I swing by a booth tucked in the back corner of a show floor to find a plastic dome that supposedly speaks.
"We can't connect to the Wi-Fi," one of the developers explains. She looks down at my press badge with drowning eyes.
"I'll come back," I say politely, but I probably won't.
Every year, thousands of exhibitors gather in Las Vegas to show off their wares. And like the rest of the city, they hope the neon hides any dirt.
The packed convention centers are scattered like cavernous bunkers. They aren't the ziggurats to technology writers 80 years ago might've imagined. Instead, they sprawl so completely you forget you're inside -- or more accurately, you forget anything exists except "inside."
Between the centers are a mess of streets, clogged with Ubers and bedazzled limos -- all bathed in the glow of signs. Vegas is a city ready-made for the mobs, but CES is something special.
"Just walk," one cabbie says when I tell him where I'm headed because the streets are so choked.
So I walk.
My job is to comb the show floors and emerge with visions of the future for a salivating internet. There are toddlerand . There are cars that wink and .
At each booth is a developer showing off a dream. Around the convention center, thousands of whirring, buzzing dreams have been dressed in gears and plastic and are being introduced, stutters and all, to the world.
Like all dreams, they're often unintelligible to anyone except those who had them. And like all dreams, some are better than others.
A PR woman approaches me after catching sight of my badge. (I mentally chastise myself for not stowing it at the press tables.) As usual, I listen to a sentence or two, put on a sympathetic face, and say, "Not my beat. Sorry!"
Many of these people will come to realize over time that they aren't in fact visionaries. They're just people with an idea that didn't work.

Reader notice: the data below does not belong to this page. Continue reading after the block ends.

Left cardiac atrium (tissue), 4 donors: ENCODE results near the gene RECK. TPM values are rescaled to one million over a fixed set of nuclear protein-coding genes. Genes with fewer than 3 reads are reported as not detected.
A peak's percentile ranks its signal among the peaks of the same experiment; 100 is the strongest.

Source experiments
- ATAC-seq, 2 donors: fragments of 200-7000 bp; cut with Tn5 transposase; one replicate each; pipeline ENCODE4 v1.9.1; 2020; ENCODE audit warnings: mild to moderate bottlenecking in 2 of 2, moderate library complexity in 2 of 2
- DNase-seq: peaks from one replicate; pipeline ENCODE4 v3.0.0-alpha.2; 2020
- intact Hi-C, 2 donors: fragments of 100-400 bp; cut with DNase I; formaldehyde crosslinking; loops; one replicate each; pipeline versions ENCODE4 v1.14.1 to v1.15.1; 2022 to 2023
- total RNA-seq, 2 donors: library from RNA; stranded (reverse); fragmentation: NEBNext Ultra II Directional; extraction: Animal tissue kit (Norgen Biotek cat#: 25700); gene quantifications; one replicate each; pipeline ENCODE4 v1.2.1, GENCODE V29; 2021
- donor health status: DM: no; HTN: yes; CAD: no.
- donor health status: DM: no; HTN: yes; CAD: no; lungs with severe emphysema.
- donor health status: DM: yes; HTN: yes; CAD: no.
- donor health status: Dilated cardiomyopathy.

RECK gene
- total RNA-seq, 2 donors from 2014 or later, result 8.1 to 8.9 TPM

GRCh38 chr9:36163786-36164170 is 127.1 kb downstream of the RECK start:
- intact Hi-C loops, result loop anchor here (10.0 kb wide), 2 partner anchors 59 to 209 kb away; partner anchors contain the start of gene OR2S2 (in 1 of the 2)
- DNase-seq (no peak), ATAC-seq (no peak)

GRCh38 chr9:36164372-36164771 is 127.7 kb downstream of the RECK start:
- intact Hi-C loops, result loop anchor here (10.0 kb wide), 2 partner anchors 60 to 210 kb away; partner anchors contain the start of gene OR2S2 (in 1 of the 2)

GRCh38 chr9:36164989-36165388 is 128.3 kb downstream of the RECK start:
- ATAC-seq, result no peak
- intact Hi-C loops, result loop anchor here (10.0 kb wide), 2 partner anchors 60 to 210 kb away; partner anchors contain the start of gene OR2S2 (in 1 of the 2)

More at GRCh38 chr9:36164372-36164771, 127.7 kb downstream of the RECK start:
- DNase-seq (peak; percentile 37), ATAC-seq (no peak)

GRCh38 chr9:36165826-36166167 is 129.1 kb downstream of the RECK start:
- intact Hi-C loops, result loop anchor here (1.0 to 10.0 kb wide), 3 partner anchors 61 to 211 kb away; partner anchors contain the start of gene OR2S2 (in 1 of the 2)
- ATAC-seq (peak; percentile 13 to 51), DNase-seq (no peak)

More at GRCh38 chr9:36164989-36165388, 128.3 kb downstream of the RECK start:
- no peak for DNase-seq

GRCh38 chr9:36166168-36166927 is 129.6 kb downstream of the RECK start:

But maybe the problem is using words like "visionary" in the first place. We mythologize figures like Mark Zuckerberg or Steve Jobs. We treat them as miracle workers. And in a sense they are. But their work is no more miraculous than the struggle of anyone with a good idea against the skepticism of people like me, or the strictures of a niche audience.
One developer is explaining her product to me -- a hands-free breast pump -- when a bystander with no badge calls over a friend, and they laugh at the shape of the device, pointing like children. The developer tries to keep her eyes on me, but her words falter.
And I realize, this product is a good idea. I've watched my own wife navigate the travails of pumping in the past nine months, and I know making it hands-free could be a life saver, even if it relieves only nursing mothers, a much smaller target audience than Zuckerberg's billions.
Writing about this sort of device has been the most rewarding experience in my week here at CES. It's so easy to get bogged down in covering tech for its own sake, but this funny-looking breast pump is doing something meaningful. That's the real difference between the good and bad tech at CES: whether it means something -- to nursing mothers, to overwhelmed cab drivers, to sore-footed journalists.
As I circle the room once more, I catch the familiar face of a woman and see a lit-up plastic dome beside her. It's the gadget that couldn't connect to Wi-Fi.
She smiles and beckons me over. After I push through the crowd, she leans in and says to the device, "Tell us a story," and by some magic, it does.